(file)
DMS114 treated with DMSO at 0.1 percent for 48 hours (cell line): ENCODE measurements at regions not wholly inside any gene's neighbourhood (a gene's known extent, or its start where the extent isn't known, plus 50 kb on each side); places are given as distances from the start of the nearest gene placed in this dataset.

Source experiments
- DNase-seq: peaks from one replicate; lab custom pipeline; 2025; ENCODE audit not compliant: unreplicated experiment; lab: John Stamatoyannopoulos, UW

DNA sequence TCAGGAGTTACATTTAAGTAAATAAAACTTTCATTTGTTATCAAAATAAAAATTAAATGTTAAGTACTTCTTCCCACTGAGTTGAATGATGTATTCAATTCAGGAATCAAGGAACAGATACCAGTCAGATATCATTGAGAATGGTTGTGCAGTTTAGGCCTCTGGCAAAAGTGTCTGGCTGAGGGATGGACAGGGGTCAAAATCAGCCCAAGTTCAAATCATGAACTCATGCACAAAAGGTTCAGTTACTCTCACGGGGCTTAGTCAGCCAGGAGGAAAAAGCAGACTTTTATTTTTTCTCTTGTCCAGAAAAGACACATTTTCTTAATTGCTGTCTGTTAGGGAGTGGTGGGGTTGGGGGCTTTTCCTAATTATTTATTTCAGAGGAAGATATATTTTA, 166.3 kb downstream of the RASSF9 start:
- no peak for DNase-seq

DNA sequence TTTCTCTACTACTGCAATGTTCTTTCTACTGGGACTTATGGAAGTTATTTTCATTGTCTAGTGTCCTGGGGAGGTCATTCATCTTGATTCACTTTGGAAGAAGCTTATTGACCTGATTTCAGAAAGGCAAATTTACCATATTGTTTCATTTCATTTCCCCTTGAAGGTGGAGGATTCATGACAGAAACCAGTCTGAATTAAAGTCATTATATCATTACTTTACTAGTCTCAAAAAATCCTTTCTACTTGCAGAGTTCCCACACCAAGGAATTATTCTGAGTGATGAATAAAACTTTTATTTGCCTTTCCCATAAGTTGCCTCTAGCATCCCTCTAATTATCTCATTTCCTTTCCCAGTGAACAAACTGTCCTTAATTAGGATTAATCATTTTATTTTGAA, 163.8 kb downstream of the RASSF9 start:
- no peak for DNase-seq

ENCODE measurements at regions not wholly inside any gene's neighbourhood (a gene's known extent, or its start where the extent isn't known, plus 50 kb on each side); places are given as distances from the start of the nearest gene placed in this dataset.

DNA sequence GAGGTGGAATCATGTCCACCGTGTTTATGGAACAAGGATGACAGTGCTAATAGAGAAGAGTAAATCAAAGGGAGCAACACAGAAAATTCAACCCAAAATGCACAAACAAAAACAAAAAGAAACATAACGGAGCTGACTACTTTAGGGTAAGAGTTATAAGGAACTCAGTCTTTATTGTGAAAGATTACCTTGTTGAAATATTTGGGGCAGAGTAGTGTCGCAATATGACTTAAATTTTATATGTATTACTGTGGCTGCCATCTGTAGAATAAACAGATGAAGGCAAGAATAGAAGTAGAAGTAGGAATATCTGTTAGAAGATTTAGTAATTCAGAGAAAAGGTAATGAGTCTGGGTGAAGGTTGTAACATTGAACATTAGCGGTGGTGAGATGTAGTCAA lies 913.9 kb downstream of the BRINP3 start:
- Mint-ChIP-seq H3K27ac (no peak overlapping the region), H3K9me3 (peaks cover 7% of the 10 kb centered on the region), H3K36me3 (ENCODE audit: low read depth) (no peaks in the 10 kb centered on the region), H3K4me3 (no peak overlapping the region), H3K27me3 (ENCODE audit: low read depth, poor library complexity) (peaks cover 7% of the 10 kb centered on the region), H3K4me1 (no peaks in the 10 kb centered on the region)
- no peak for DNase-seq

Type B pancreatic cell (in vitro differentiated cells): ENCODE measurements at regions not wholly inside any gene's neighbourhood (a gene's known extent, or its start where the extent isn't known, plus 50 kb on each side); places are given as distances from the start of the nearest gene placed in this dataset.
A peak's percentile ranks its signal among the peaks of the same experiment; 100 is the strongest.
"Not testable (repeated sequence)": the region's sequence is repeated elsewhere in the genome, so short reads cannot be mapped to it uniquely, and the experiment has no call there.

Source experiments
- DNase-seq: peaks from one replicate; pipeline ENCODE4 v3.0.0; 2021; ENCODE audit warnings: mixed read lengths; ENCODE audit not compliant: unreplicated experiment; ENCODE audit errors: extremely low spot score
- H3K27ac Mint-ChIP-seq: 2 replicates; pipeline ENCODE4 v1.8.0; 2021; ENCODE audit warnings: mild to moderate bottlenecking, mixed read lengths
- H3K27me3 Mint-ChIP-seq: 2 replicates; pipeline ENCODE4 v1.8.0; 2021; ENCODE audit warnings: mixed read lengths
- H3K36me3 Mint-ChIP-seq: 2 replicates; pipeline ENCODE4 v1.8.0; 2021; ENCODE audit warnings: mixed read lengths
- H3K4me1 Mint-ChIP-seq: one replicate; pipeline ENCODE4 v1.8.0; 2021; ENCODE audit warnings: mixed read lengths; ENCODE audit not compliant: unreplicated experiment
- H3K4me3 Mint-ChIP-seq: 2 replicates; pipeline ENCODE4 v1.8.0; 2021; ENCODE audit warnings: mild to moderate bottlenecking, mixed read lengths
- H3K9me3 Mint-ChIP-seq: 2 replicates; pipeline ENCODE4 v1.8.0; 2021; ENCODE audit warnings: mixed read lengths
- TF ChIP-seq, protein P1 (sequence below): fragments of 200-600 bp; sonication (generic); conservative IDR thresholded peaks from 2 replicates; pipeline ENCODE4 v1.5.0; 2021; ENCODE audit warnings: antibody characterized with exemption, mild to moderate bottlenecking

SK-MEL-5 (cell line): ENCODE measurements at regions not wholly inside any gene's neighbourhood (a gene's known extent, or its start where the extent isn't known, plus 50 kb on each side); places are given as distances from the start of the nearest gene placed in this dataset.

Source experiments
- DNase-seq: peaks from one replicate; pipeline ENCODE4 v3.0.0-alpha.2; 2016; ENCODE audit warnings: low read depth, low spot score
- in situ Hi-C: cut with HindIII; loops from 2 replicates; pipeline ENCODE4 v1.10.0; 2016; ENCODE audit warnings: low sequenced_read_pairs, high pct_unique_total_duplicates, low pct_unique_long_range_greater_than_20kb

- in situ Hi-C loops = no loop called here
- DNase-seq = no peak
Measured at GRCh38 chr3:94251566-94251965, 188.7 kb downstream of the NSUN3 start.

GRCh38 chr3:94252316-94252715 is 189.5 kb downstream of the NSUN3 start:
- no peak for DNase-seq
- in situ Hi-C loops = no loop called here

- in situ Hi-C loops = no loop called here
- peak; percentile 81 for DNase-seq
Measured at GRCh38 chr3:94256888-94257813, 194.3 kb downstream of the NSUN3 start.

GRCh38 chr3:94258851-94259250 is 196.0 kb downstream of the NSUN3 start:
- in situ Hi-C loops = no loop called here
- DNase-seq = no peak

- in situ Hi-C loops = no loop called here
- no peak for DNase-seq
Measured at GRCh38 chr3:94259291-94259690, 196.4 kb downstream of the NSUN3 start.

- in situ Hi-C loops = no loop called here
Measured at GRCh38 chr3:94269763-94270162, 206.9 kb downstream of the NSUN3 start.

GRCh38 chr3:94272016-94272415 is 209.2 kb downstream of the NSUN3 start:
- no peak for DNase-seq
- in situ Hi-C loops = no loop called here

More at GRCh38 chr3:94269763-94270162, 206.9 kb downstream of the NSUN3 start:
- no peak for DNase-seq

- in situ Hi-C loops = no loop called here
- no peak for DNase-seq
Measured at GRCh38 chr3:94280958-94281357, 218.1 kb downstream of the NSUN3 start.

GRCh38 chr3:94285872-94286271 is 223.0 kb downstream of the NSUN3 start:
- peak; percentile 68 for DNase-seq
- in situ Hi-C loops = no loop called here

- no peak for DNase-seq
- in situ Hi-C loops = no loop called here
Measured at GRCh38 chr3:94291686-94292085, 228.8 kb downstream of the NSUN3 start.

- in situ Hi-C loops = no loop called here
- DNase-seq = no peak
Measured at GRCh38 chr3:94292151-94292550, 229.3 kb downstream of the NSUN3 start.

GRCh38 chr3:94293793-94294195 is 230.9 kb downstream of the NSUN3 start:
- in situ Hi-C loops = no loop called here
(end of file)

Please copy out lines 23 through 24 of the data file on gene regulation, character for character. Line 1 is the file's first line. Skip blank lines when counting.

- TF ChIP-seq, protein P1 (sequence below): fragments of 200-600 bp; sonication (generic); conservative IDR thresholded peaks from 2 replicates; pipeline ENCODE4 v1.5.0; 2021; ENCODE audit warnings: antibody characterized with exemption, mild to moderate bottlenecking

SK-MEL-5 (cell line): ENCODE measurements at regions not wholly inside any gene's neighbourhood (a gene's known extent, or its start where the extent isn't known, plus 50 kb on each side); places are given as distances from the start of the nearest gene placed in this dataset.